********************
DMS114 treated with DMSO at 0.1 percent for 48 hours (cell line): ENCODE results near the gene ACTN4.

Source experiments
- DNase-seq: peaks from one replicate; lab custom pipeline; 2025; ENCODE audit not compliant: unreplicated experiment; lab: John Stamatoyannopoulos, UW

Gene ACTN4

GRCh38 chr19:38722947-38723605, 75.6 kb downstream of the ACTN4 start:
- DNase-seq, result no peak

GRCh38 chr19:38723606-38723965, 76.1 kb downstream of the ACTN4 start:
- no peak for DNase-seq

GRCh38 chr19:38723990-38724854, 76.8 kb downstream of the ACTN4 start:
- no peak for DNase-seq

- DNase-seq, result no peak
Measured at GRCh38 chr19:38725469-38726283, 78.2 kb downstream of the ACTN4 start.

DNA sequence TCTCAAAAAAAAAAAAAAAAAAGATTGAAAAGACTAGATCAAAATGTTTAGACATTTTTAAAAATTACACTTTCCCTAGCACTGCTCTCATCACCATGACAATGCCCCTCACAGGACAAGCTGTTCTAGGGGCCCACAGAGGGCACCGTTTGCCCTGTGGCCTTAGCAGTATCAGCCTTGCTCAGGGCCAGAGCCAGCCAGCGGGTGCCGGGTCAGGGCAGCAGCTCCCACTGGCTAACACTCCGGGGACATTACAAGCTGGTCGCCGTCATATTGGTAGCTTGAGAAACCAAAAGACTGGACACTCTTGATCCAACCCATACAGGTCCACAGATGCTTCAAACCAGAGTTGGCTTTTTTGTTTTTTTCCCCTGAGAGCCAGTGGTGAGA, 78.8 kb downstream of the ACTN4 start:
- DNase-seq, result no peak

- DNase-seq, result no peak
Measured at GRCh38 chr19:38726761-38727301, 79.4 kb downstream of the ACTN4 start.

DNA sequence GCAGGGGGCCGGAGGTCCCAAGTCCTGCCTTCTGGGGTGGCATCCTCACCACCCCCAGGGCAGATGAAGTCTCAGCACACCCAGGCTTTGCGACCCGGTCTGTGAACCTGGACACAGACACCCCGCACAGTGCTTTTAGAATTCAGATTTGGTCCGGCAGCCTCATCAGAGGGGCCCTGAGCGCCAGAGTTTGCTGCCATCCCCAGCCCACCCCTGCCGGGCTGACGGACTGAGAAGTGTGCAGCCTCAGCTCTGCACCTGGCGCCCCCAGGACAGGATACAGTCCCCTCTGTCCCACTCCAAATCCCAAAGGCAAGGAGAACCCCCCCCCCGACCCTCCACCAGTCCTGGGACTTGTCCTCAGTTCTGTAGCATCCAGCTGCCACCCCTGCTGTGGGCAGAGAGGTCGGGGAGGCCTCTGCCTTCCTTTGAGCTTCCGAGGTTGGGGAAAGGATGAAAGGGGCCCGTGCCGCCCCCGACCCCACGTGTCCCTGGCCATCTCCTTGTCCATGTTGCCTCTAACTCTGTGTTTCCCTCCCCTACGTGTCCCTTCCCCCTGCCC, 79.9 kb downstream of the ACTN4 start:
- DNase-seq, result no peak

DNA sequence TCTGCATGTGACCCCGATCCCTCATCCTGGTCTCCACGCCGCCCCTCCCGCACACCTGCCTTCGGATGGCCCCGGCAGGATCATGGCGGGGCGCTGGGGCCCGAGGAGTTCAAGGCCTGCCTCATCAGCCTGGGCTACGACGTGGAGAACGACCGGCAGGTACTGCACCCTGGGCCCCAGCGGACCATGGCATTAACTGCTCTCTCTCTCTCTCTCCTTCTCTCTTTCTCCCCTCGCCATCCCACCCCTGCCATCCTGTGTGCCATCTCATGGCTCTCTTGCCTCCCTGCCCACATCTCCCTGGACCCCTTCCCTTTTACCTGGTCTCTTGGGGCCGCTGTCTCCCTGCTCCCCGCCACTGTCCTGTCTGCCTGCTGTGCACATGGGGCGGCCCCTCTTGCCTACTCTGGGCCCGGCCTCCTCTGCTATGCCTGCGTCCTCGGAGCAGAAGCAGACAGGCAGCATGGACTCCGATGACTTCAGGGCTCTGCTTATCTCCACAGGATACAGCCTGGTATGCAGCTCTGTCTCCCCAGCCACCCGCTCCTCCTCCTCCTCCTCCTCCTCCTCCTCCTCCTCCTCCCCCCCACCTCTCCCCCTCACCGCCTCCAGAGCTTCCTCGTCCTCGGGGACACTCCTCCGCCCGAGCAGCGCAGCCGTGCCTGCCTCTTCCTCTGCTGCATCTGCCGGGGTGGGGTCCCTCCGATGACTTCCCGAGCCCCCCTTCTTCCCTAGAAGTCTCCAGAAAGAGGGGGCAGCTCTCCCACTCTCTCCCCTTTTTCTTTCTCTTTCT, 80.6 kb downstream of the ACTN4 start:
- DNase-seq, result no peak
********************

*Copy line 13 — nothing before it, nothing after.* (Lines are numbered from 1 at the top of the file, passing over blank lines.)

DNA sequence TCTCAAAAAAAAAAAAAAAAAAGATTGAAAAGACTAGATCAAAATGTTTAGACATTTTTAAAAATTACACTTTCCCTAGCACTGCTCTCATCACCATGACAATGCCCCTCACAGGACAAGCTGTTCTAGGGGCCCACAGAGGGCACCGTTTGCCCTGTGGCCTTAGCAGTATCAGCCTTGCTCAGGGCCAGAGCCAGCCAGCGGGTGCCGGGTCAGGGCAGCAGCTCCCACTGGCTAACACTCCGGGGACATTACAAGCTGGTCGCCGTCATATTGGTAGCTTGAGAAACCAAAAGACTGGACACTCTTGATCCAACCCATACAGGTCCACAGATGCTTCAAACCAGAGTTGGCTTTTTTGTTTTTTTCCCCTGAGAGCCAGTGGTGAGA, 78.8 kb downstream of the ACTN4 start: